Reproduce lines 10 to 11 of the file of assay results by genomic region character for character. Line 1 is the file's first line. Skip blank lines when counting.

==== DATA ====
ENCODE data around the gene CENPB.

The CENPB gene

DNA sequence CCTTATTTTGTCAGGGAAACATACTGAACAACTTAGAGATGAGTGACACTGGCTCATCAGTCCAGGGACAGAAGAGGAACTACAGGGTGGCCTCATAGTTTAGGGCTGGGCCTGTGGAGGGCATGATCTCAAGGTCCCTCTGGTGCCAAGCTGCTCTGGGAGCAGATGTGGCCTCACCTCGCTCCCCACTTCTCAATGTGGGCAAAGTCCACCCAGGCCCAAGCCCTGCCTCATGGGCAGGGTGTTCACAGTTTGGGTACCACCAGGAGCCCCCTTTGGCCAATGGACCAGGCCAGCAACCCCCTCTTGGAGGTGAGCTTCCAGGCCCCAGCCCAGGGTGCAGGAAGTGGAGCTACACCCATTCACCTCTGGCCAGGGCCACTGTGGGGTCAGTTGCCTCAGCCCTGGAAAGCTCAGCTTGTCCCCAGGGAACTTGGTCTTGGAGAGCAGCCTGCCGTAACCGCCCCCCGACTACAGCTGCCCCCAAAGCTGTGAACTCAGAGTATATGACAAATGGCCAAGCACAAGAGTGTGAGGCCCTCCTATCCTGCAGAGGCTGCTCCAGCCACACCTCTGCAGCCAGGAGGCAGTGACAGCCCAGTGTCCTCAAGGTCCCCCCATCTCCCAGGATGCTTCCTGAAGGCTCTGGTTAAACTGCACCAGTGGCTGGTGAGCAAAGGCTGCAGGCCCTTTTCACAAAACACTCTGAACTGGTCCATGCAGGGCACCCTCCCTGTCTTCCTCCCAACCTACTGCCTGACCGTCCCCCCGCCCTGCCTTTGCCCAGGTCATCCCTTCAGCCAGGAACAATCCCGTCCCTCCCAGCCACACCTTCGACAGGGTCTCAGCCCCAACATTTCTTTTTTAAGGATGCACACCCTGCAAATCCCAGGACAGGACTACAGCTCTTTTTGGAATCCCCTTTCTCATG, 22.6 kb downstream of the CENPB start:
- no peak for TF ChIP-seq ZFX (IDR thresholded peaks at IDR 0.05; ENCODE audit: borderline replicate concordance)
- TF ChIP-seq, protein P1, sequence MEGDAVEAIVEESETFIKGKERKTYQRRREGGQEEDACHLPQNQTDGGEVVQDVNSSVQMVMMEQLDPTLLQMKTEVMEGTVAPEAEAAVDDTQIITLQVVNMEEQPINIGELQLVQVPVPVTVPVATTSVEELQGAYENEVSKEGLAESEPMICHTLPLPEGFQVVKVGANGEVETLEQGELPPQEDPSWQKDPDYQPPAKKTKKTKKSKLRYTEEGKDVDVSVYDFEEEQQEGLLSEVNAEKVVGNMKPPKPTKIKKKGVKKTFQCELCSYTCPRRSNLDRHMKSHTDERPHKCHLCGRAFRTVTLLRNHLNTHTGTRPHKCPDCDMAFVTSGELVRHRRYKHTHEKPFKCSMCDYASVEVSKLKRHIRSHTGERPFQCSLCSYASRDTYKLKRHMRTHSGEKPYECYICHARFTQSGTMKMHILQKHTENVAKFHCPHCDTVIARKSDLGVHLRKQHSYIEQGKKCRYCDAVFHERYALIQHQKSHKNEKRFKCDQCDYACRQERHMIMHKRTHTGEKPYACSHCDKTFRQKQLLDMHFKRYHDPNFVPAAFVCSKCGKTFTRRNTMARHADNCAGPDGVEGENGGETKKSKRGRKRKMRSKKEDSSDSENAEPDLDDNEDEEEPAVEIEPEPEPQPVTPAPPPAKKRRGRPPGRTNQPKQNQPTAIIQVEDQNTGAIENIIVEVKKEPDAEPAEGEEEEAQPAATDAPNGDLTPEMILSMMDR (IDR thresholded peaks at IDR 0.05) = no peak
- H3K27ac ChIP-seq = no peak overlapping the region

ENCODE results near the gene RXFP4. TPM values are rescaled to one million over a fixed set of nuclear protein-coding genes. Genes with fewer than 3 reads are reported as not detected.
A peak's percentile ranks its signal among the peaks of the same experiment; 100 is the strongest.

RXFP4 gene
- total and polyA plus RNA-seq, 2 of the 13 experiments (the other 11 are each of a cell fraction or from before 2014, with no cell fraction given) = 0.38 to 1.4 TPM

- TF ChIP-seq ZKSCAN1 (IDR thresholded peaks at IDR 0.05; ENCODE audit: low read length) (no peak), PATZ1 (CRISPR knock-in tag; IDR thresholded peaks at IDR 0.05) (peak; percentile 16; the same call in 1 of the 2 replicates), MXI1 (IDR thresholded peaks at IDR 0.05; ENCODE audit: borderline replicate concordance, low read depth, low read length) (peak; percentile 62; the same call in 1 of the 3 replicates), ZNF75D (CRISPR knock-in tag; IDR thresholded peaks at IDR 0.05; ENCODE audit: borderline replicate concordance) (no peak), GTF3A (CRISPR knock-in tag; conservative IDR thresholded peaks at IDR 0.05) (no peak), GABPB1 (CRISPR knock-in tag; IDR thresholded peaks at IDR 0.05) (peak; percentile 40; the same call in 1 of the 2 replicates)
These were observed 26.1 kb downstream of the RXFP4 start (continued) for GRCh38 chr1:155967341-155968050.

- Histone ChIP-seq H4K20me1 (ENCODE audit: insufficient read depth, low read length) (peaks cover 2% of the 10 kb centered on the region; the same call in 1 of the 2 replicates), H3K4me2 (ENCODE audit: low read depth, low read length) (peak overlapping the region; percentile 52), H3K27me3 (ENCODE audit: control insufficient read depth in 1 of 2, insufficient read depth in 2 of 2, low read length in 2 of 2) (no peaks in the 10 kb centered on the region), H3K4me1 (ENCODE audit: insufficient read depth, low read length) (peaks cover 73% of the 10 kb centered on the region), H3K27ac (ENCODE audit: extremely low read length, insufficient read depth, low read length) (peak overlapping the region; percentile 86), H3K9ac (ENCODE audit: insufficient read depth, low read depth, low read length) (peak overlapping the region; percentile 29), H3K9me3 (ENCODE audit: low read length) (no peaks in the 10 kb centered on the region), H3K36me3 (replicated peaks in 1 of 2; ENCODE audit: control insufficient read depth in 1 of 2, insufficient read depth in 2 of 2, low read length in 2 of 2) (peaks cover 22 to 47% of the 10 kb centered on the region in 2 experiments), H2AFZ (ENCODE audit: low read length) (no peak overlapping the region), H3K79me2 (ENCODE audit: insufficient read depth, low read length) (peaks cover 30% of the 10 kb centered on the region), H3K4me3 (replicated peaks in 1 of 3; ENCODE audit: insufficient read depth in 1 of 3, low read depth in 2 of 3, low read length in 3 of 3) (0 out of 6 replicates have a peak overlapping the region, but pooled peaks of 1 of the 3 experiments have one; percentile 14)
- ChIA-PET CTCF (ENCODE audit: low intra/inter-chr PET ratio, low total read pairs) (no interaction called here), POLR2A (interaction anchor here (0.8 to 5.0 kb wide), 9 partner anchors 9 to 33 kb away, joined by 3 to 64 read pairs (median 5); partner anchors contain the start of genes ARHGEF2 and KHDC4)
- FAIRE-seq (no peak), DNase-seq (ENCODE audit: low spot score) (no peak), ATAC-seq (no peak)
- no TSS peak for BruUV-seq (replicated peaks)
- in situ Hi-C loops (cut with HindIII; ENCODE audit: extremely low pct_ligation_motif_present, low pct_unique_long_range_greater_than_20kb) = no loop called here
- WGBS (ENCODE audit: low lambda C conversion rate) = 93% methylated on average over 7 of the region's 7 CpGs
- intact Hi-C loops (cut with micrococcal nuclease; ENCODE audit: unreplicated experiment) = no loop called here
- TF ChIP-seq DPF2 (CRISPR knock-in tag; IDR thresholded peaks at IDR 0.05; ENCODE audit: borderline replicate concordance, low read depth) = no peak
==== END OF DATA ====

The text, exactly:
- total and polyA plus RNA-seq, 2 of the 13 experiments (the other 11 are each of a cell fraction or from before 2014, with no cell fraction given) = 0.38 to 1.4 TPM

- TF ChIP-seq ZKSCAN1 (IDR thresholded peaks at IDR 0.05; ENCODE audit: low read length) (no peak), PATZ1 (CRISPR knock-in tag; IDR thresholded peaks at IDR 0.05) (peak; percentile 16; the same call in 1 of the 2 replicates), MXI1 (IDR thresholded peaks at IDR 0.05; ENCODE audit: borderline replicate concordance, low read depth, low read length) (peak; percentile 62; the same call in 1 of the 3 replicates), ZNF75D (CRISPR knock-in tag; IDR thresholded peaks at IDR 0.05; ENCODE audit: borderline replicate concordance) (no peak), GTF3A (CRISPR knock-in tag; conservative IDR thresholded peaks at IDR 0.05) (no peak), GABPB1 (CRISPR knock-in tag; IDR thresholded peaks at IDR 0.05) (peak; percentile 40; the same call in 1 of the 2 replicates)